Friday, July 29, 2011

Delicious Sprout Meals
Veggie Sub with Crimson & Clover Sprout Mix

Here are just a few of the numerous dishes I made with the variety of sprouts available! This sandwich was gobbled up quickly. The Crimson & Clover mix was fresh and crunchy but at the same time very light.

California Mungzuki Salad

The Mungzuki Mix combines Mung Bean and Adzuki sprouts, both substantial and robust. This mix is perfect when you want something a little more substantial. It's a good substitute for meat while at the same time light enough to use in salads. In addition to mixing it with feta and avacado as you see here, I've also made salads combining it with steamed asparagus.

Tex Mex Black Bean Soft Tacos with Sunflower Sprouts

If you love Mexican or Tex Mex style food then try the organic Black Sunflower Sprouts with corn tortillas and your favorite fixings! Sunflower Sprouts are thick and hearty and can be used in place of lettuce in any fresh dish. I would normally put Avacados in this too but ran out when the sprouts were ready to use.

These sprouts have a distinctive "green" flavor which is both refreshing and earthy. They have lots of chloraphyl in them, especially if you put them where they can get some light during the few days before harvest. When you eat them you can really tell you're eating something packed with nutrition!

I have even noticed my skin feeling more youthful since eating all these sprouts over the past few weeks!

Besides, I think I've grown about 2 pounds of this material and still have about half of the seeds left. It has saved me alot of money at the grocery store this month! I plan to continue this on a regular basis!

If you'd like to give this a try go to Moonlight Micro-farm and purchase some seeds for yourself.

She's currently offering a 15% discount to readers who enter the coupon code ALN15OFF at check-out! Be sure to try out her seeds and make use of this deal soon. You'll
be glad you did!

Tuesday, July 26, 2011

Woman Prosecuted (and Persecuted) for Growing Vegetables in Her Own Yard!
OMG! Tonight as I was looking for some tips to help my fruit trees on Youtube I was getting ready to sign off when I came upon the story of Julie Bass, a woman from Oak Park, Michigan who was in the National news recently because she's being taken to court by the City, and could even face jail time for growing a vegetable garden in her front yard. The City cites some vague policy that says plantings in the front yard in the City must be "suitable plant material" although there is nothing that actually states that vegetables are not suitable. They are interpreting "suitable" to mean that which is "common" in the area. As a fellow planter and supporter of DIY I could not go to bed without writing about this in my blog, as from what I understand, her court date is today.

There were several videos about this situation posted on Youtube, one of them from a man in California with a magnificent vegetable garden, producing enough fresh food probably to fully sustain him. More and more people have to resort to growing their own food (myself included).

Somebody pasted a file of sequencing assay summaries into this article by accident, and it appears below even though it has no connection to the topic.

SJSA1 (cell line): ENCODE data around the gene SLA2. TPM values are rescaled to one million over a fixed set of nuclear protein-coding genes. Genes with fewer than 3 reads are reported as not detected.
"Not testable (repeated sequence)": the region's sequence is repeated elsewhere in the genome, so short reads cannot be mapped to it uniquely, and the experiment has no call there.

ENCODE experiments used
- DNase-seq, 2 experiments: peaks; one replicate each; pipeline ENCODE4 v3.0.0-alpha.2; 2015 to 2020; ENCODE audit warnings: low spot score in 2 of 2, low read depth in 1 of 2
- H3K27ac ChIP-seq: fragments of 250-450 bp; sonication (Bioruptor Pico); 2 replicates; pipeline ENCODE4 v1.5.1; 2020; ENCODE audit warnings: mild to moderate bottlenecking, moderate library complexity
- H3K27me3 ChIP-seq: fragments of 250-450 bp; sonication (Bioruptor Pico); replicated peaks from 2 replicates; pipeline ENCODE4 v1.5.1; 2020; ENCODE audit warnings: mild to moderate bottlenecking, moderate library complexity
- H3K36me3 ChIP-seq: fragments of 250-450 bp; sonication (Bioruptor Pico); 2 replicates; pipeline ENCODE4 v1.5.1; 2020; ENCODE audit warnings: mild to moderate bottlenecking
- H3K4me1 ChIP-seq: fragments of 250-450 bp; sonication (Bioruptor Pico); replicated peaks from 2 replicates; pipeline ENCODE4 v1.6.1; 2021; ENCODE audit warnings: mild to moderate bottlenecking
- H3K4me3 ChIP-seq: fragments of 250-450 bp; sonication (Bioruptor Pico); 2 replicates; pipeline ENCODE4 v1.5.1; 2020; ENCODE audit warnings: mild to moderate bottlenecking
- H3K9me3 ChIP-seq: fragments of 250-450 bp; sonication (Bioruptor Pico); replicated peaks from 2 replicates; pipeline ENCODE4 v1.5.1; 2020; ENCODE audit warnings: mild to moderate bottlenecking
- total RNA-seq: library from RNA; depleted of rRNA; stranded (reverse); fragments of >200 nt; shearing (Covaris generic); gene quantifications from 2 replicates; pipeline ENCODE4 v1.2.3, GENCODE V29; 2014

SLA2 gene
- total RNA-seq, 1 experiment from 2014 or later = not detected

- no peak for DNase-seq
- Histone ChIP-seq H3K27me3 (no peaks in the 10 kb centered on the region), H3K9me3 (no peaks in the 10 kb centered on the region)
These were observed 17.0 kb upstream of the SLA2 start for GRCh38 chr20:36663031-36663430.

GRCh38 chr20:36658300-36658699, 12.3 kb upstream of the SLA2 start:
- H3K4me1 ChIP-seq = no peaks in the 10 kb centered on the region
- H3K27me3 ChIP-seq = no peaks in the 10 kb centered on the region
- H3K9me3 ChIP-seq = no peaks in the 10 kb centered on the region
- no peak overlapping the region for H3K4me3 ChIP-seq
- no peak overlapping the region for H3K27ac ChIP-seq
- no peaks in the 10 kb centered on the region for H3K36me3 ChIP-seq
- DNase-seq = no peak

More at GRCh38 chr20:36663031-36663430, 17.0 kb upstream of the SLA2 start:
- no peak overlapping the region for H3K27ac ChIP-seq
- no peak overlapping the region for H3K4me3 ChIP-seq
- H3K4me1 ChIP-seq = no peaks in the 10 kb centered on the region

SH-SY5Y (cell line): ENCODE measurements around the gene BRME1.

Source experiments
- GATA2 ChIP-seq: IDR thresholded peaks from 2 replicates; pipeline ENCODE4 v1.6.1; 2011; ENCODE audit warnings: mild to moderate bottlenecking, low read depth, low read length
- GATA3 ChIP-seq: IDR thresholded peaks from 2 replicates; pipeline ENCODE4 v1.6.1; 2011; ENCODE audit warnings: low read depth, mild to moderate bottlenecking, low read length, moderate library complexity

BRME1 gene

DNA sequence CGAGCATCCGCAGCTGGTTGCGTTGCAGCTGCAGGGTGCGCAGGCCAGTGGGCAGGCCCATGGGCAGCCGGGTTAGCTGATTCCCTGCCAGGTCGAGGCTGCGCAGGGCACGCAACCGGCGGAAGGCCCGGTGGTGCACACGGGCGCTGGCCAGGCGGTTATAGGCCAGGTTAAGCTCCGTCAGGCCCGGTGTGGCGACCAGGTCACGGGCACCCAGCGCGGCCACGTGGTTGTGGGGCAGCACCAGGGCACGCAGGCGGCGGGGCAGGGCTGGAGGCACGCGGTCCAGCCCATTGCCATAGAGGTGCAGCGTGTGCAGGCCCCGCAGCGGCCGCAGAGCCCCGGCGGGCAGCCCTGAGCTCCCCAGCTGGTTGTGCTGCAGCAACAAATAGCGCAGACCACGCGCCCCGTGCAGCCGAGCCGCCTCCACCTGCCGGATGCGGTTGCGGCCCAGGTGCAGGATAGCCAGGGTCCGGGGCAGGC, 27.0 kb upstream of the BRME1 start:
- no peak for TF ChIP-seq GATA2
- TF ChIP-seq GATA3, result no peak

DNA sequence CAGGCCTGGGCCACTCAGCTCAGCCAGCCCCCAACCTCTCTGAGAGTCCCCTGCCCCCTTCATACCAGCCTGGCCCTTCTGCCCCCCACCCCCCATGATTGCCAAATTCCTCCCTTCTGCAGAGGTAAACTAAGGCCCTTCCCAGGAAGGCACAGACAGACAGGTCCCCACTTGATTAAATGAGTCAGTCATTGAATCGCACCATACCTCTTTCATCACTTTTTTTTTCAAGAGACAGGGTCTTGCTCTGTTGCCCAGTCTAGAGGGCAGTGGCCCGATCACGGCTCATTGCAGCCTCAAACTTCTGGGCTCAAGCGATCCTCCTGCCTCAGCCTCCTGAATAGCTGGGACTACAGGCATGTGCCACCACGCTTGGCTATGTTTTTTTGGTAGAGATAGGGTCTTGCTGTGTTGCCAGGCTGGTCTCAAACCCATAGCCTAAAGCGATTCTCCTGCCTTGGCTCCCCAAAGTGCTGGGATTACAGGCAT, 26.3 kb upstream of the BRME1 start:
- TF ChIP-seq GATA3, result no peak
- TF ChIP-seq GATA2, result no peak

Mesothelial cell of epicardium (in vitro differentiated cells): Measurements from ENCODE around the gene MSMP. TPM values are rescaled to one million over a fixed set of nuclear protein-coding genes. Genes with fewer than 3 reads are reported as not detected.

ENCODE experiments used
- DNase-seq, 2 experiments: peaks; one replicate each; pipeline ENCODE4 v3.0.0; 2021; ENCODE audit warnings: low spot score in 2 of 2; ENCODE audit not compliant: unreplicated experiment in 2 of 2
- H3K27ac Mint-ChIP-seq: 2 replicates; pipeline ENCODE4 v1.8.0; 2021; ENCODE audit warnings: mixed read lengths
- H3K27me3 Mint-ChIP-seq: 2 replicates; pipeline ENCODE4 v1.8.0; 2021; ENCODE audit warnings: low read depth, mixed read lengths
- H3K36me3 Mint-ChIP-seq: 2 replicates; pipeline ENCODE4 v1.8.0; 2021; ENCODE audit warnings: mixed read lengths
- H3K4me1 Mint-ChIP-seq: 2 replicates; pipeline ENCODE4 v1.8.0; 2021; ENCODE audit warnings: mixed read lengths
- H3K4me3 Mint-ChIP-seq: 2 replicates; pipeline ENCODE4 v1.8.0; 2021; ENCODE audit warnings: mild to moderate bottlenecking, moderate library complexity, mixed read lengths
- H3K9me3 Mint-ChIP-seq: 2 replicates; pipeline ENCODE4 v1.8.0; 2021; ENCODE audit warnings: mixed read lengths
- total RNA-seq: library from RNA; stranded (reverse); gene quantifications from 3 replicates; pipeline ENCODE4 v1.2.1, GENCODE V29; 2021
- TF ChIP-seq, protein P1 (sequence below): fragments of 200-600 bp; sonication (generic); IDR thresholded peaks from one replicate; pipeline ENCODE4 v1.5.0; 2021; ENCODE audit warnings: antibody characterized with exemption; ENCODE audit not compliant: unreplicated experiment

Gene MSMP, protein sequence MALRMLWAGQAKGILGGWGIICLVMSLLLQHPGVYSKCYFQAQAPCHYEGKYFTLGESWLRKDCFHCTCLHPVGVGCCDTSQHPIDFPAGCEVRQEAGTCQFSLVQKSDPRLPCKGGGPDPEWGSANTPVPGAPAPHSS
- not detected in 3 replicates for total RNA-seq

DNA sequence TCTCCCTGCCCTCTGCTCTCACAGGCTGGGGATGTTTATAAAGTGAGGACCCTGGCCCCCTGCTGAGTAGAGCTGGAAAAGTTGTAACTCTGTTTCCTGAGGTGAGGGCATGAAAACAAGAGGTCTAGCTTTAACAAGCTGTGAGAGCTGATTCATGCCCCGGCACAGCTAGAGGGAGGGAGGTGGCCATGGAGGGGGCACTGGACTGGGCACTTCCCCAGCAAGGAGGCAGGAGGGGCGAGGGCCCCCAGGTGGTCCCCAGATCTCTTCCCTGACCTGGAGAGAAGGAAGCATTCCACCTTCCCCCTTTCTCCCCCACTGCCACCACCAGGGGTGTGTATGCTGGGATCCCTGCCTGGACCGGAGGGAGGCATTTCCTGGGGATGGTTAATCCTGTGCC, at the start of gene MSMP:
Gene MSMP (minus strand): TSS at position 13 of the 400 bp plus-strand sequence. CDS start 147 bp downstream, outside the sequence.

I went to her blog; and also read some of her own postings, one of which really moved me. It was about the fact that the city had villified her and attempts to set her apart from those in her community but in reality she's not really any different from anyone else.

She lives in a neighborhood where most of her neighbors actually like what she's done with her yard and the neighborhood children enjoy helping with the gardening. She is somebody who was just going about the business of living and some busybody took it upon herself to turn her in (and that particular neighbor after turning her life upside down over what should have been a non-issue hid behind a disguised voice when interviewed by the TV news station, and wouldn't allow her face or identity to be revealed).

It occurred to me that not only was this mightily unfair that such a thing could have been so blown out of proportion based on one complaint but it could very possibly be unconstitutional; a violation of her property or other rights to live as a free citizen of the United States.

Would the city of Oak Park rather she seek government assistance to pay for food than for her to grow her own? Clearly they have not fully thought through the full ramifications of their position. And if they should prevail in court what is that going to do in other municipalities where other people have to rely on home grown food for their survival? Hunger in this country is very real and ever-present and right now with unemployment being at an all-time high (and many unemployed are not even officially counted), the citizens of this country cannot afford to lose any liberties.

Food prices are increasing yet salaries are not. Those who are not out and out laid off from their jobs are likely to have their salary cut and/or have their hours reduced. Many people still cannot afford health insurance. Governments all over this country are saying they cannot afford to operate and are cutting back needed and vital services.

Going after private citizens in their own homes to challenge what they choose to do with their own yards is not the answer and it will accomplish nothing but making both parties increasingly broke.

Before I get too long-winded with this I want to let you readers know what you can do to support Julie Bass in her good fight against this ludicrous ordinance. To reach somebody fastest

Please e-mail Kevin Rulkowski (Director/City Planner) at
and/or call (248) 691-7450
Fax: (248) 691-7165
Mon-Thurs. 8 AM - 5 PM

I just sent off this e-mail to Mr. Rulkowski;

Dear Director Rulkowski,

I have been hearing about the plight of Julie Bass on the news and on the web and would like to ask that you drop this case against her and allow her to continue to grow produce in her front yard. It is my understanding that only one neighbor disagreed with the vegetable garden and that the majority of the community is behind Ms. Bass in this use of her yard.

This one neighbor should not be allowed to blow such a thing so out of proportion and cause trouble for this woman who is only trying to live her life. This garden is doing nothing dangerous to anyone in her community and it sounds as though the root of the controversy is merely a matter of personal taste.

I think if you'd really think about this you'd realize that to legislate against something like this would set a very bad precedent and at a time when many branches of government are operating at a severe deficit and that persuing charges against someone for something like this really takes money away from much more serious matters.

Besides, would you rather people go for public assistance to pay for their food? Don't you think the alternative to growing your own food would be even more costly? Think about if you or someone in your own family were laid off or not making enough money to eat for the whole month. What would you do? Wouldn't you want to do everything in your power to remain independant and provide for your family? That is all this woman is trying to do. What she does with her own property should be her decision as long as it does not endanger anybody else, and this doesn't.